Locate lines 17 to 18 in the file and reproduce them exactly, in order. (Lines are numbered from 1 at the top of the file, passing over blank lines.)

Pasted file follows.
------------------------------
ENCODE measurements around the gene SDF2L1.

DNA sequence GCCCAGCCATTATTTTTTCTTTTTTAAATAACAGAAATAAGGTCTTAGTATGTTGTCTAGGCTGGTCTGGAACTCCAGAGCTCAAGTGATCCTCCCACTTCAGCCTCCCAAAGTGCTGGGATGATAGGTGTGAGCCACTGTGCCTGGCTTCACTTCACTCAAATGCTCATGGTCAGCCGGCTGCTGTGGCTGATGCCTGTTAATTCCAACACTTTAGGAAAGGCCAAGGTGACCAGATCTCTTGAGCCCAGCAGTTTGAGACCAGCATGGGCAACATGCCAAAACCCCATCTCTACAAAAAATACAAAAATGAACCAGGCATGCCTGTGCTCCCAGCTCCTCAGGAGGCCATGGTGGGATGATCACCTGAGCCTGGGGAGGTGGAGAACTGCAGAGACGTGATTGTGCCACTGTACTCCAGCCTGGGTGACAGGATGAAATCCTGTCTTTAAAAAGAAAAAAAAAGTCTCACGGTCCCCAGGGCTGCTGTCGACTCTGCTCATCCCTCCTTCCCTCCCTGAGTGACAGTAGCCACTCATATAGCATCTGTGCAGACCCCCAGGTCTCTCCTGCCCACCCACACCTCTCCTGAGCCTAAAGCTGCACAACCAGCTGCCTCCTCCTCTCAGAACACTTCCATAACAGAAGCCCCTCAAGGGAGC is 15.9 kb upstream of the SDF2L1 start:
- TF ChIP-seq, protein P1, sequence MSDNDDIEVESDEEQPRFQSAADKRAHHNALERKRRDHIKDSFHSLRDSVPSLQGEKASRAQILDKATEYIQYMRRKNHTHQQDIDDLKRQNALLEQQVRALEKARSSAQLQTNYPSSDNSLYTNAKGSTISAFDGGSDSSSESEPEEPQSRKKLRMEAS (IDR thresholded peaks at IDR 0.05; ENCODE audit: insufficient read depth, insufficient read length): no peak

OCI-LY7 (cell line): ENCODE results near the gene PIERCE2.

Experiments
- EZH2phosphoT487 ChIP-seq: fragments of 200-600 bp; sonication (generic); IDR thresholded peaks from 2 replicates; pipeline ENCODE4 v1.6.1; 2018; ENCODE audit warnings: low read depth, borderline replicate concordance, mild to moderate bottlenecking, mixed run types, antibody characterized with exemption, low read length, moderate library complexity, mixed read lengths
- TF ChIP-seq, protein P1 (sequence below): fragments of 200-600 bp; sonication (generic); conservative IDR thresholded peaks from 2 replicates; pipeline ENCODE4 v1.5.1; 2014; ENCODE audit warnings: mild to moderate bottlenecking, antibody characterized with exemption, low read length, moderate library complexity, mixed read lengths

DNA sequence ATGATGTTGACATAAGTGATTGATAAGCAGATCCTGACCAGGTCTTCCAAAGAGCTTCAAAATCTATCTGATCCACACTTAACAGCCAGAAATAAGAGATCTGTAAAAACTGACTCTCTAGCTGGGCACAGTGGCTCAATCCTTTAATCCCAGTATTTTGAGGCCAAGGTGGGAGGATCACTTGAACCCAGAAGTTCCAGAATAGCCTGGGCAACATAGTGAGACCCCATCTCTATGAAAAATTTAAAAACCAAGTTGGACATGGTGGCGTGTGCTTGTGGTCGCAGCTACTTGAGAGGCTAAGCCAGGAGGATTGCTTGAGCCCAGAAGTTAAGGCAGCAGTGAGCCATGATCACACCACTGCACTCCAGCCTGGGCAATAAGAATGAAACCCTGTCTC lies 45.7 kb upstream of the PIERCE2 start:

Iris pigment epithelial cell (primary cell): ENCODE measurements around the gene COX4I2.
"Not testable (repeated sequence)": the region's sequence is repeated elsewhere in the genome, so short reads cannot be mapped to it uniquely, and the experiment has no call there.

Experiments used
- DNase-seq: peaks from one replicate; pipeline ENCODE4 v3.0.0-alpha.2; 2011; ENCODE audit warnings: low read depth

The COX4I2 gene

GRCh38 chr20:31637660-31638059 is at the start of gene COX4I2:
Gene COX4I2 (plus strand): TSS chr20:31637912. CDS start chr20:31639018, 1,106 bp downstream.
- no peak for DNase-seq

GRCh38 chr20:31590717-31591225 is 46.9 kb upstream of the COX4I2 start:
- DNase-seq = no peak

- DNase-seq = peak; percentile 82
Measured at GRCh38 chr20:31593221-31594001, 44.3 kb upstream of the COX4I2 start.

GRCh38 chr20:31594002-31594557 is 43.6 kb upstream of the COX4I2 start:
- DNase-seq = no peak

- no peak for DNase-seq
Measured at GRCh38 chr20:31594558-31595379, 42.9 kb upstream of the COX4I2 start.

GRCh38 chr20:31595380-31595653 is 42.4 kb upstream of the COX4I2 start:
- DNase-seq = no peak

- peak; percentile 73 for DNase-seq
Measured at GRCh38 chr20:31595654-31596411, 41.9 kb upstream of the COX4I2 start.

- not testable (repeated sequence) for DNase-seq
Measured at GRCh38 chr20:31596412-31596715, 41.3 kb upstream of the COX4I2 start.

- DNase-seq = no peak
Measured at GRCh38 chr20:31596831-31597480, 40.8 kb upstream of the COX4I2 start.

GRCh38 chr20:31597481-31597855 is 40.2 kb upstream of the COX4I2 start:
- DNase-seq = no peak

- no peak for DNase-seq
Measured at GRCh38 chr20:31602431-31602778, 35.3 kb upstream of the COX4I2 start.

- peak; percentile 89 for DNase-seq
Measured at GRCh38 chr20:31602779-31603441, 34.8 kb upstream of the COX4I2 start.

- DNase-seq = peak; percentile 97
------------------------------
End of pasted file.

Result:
GRCh38 chr20:31590717-31591225 is 46.9 kb upstream of the COX4I2 start:
- DNase-seq = no peak